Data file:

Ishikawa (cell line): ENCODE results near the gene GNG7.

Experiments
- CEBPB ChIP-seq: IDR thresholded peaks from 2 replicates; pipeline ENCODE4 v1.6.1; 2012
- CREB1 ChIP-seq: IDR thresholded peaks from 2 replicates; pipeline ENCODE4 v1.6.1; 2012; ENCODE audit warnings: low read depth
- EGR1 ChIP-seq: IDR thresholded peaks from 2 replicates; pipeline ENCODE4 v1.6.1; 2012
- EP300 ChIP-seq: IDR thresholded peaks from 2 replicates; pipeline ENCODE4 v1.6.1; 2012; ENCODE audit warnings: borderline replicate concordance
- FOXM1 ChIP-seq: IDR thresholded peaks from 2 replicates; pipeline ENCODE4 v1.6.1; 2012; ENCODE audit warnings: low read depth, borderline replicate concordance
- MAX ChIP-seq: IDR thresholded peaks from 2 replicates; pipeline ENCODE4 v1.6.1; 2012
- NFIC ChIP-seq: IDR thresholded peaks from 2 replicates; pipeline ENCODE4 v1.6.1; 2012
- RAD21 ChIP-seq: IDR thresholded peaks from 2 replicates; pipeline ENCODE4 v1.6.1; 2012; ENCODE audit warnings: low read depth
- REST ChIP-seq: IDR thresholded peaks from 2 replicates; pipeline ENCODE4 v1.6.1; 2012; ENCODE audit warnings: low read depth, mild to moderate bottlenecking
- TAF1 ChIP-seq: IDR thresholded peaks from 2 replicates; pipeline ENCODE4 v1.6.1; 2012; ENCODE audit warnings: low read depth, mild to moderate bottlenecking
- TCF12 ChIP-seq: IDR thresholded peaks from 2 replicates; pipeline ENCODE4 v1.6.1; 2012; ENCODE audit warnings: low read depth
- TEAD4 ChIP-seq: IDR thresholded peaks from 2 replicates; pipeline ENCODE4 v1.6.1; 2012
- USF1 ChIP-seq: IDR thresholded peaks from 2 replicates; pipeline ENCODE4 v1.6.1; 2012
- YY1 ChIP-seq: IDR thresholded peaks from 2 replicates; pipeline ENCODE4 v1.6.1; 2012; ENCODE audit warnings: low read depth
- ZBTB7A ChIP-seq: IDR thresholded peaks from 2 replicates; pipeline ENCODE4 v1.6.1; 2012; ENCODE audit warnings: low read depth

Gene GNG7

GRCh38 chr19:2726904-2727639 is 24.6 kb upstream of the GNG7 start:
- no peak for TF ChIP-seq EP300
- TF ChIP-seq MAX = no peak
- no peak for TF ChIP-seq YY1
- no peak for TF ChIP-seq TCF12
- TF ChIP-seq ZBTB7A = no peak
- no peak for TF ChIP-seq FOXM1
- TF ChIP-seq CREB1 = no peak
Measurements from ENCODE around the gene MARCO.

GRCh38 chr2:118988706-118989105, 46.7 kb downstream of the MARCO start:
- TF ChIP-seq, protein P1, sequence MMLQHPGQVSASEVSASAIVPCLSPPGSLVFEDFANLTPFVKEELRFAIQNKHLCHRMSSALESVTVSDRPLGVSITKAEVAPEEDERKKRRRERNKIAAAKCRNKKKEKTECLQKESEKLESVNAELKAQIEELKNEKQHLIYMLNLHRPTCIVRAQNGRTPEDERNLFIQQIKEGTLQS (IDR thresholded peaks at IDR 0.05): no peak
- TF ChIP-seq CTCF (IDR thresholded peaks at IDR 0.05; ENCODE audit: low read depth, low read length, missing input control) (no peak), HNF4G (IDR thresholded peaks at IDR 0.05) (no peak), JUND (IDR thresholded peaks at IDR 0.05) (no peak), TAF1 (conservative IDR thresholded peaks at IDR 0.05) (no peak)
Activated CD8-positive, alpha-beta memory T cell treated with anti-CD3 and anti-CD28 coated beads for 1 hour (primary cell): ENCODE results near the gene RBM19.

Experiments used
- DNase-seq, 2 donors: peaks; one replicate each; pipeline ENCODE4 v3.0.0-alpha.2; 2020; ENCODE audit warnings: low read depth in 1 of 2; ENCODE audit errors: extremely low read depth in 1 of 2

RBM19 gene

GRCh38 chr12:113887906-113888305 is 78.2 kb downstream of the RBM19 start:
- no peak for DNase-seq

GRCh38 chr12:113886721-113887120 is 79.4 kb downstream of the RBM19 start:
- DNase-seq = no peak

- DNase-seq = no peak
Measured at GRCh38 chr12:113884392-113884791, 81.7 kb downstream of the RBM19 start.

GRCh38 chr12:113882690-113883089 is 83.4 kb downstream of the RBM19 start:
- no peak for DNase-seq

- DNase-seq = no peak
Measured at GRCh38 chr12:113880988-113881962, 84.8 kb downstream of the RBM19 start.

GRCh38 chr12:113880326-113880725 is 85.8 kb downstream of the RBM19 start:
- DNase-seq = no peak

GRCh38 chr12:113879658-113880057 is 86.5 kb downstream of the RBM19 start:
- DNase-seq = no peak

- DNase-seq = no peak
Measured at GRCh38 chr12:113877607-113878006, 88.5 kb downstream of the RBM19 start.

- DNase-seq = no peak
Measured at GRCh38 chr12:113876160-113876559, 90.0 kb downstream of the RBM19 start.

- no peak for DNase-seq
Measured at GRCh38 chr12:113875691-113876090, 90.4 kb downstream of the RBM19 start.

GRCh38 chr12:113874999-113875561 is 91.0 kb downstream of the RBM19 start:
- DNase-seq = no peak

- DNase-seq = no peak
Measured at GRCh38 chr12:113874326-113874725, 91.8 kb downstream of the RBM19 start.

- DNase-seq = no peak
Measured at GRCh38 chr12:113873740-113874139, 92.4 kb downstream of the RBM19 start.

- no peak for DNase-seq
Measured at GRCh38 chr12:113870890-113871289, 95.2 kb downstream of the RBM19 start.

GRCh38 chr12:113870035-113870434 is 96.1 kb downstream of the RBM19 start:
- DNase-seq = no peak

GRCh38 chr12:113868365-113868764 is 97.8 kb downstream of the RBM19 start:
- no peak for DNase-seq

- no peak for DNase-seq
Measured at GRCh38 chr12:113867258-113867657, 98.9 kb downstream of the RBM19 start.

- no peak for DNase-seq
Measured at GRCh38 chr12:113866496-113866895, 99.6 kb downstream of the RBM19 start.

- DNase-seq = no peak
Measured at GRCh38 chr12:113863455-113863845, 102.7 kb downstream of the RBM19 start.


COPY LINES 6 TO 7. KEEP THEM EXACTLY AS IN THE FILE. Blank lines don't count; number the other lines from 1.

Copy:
- EP300 ChIP-seq: IDR thresholded peaks from 2 replicates; pipeline ENCODE4 v1.6.1; 2012; ENCODE audit warnings: borderline replicate concordance
- FOXM1 ChIP-seq: IDR thresholded peaks from 2 replicates; pipeline ENCODE4 v1.6.1; 2012; ENCODE audit warnings: low read depth, borderline replicate concordance